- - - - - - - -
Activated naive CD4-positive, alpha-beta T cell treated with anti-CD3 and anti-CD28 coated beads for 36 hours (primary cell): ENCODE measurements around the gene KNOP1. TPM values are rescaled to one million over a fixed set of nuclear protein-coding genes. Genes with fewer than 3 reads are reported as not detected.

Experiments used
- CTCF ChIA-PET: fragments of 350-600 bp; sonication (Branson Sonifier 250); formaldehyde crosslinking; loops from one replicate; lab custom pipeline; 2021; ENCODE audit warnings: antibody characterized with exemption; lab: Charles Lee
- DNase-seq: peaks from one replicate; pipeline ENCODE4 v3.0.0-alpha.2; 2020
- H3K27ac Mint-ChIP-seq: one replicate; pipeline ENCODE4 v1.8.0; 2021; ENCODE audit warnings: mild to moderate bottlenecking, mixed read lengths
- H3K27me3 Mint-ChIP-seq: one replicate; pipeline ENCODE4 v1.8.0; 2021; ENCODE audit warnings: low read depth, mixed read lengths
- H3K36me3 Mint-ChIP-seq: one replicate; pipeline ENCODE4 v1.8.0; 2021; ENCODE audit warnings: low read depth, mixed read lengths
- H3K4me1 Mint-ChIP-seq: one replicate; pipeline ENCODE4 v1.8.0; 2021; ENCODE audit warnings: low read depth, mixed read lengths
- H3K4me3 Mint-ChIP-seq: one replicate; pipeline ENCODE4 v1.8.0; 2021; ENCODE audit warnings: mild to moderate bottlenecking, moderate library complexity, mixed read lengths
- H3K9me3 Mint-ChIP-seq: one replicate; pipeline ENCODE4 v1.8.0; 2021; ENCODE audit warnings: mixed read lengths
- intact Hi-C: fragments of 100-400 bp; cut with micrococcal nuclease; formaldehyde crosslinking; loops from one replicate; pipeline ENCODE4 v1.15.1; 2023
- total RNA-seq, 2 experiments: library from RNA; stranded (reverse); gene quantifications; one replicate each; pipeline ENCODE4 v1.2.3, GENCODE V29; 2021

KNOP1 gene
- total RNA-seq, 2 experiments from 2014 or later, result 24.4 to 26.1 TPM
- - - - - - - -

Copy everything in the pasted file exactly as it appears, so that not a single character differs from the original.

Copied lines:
Activated naive CD4-positive, alpha-beta T cell treated with anti-CD3 and anti-CD28 coated beads for 36 hours (primary cell): ENCODE measurements around the gene KNOP1. TPM values are rescaled to one million over a fixed set of nuclear protein-coding genes. Genes with fewer than 3 reads are reported as not detected.

Experiments used
- CTCF ChIA-PET: fragments of 350-600 bp; sonication (Branson Sonifier 250); formaldehyde crosslinking; loops from one replicate; lab custom pipeline; 2021; ENCODE audit warnings: antibody characterized with exemption; lab: Charles Lee
- DNase-seq: peaks from one replicate; pipeline ENCODE4 v3.0.0-alpha.2; 2020
- H3K27ac Mint-ChIP-seq: one replicate; pipeline ENCODE4 v1.8.0; 2021; ENCODE audit warnings: mild to moderate bottlenecking, mixed read lengths
- H3K27me3 Mint-ChIP-seq: one replicate; pipeline ENCODE4 v1.8.0; 2021; ENCODE audit warnings: low read depth, mixed read lengths
- H3K36me3 Mint-ChIP-seq: one replicate; pipeline ENCODE4 v1.8.0; 2021; ENCODE audit warnings: low read depth, mixed read lengths
- H3K4me1 Mint-ChIP-seq: one replicate; pipeline ENCODE4 v1.8.0; 2021; ENCODE audit warnings: low read depth, mixed read lengths
- H3K4me3 Mint-ChIP-seq: one replicate; pipeline ENCODE4 v1.8.0; 2021; ENCODE audit warnings: mild to moderate bottlenecking, moderate library complexity, mixed read lengths
- H3K9me3 Mint-ChIP-seq: one replicate; pipeline ENCODE4 v1.8.0; 2021; ENCODE audit warnings: mixed read lengths
- intact Hi-C: fragments of 100-400 bp; cut with micrococcal nuclease; formaldehyde crosslinking; loops from one replicate; pipeline ENCODE4 v1.15.1; 2023
- total RNA-seq, 2 experiments: library from RNA; stranded (reverse); gene quantifications; one replicate each; pipeline ENCODE4 v1.2.3, GENCODE V29; 2021

KNOP1 gene
- total RNA-seq, 2 experiments from 2014 or later, result 24.4 to 26.1 TPM